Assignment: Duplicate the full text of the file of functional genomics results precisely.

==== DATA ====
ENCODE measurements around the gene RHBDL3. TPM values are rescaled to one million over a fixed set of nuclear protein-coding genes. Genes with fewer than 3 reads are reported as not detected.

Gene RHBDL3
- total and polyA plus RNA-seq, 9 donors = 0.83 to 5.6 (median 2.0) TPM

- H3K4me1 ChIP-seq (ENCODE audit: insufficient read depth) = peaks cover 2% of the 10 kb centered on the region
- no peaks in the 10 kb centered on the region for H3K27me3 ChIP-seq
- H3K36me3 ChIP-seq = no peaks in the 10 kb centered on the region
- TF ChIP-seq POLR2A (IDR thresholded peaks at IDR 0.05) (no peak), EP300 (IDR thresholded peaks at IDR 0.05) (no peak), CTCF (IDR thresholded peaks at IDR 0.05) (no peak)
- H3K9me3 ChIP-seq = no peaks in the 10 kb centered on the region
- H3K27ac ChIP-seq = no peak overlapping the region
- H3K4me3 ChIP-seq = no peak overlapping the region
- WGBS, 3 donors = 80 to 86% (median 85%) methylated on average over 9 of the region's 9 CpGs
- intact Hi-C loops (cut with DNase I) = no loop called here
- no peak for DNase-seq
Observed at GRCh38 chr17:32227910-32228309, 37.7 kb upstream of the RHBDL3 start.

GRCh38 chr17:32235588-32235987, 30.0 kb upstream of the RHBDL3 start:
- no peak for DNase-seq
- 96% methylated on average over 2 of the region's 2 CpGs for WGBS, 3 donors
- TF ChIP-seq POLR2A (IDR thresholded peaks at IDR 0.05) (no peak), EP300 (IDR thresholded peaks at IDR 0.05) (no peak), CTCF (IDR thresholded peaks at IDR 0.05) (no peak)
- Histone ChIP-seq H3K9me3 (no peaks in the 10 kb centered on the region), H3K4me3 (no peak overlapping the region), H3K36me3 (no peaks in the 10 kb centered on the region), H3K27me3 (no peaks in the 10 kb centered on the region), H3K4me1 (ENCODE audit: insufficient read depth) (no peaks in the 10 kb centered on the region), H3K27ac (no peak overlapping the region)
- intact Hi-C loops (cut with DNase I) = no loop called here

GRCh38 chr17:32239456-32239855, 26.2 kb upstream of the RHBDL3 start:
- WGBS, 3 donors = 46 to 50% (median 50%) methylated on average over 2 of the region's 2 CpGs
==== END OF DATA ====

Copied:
ENCODE measurements around the gene RHBDL3. TPM values are rescaled to one million over a fixed set of nuclear protein-coding genes. Genes with fewer than 3 reads are reported as not detected.

Gene RHBDL3
- total and polyA plus RNA-seq, 9 donors = 0.83 to 5.6 (median 2.0) TPM

- H3K4me1 ChIP-seq (ENCODE audit: insufficient read depth) = peaks cover 2% of the 10 kb centered on the region
- no peaks in the 10 kb centered on the region for H3K27me3 ChIP-seq
- H3K36me3 ChIP-seq = no peaks in the 10 kb centered on the region
- TF ChIP-seq POLR2A (IDR thresholded peaks at IDR 0.05) (no peak), EP300 (IDR thresholded peaks at IDR 0.05) (no peak), CTCF (IDR thresholded peaks at IDR 0.05) (no peak)
- H3K9me3 ChIP-seq = no peaks in the 10 kb centered on the region
- H3K27ac ChIP-seq = no peak overlapping the region
- H3K4me3 ChIP-seq = no peak overlapping the region
- WGBS, 3 donors = 80 to 86% (median 85%) methylated on average over 9 of the region's 9 CpGs
- intact Hi-C loops (cut with DNase I) = no loop called here
- no peak for DNase-seq
Observed at GRCh38 chr17:32227910-32228309, 37.7 kb upstream of the RHBDL3 start.

GRCh38 chr17:32235588-32235987, 30.0 kb upstream of the RHBDL3 start:
- no peak for DNase-seq
- 96% methylated on average over 2 of the region's 2 CpGs for WGBS, 3 donors
- TF ChIP-seq POLR2A (IDR thresholded peaks at IDR 0.05) (no peak), EP300 (IDR thresholded peaks at IDR 0.05) (no peak), CTCF (IDR thresholded peaks at IDR 0.05) (no peak)
- Histone ChIP-seq H3K9me3 (no peaks in the 10 kb centered on the region), H3K4me3 (no peak overlapping the region), H3K36me3 (no peaks in the 10 kb centered on the region), H3K27me3 (no peaks in the 10 kb centered on the region), H3K4me1 (ENCODE audit: insufficient read depth) (no peaks in the 10 kb centered on the region), H3K27ac (no peak overlapping the region)
- intact Hi-C loops (cut with DNase I) = no loop called here

GRCh38 chr17:32239456-32239855, 26.2 kb upstream of the RHBDL3 start:
- WGBS, 3 donors = 46 to 50% (median 50%) methylated on average over 2 of the region's 2 CpGs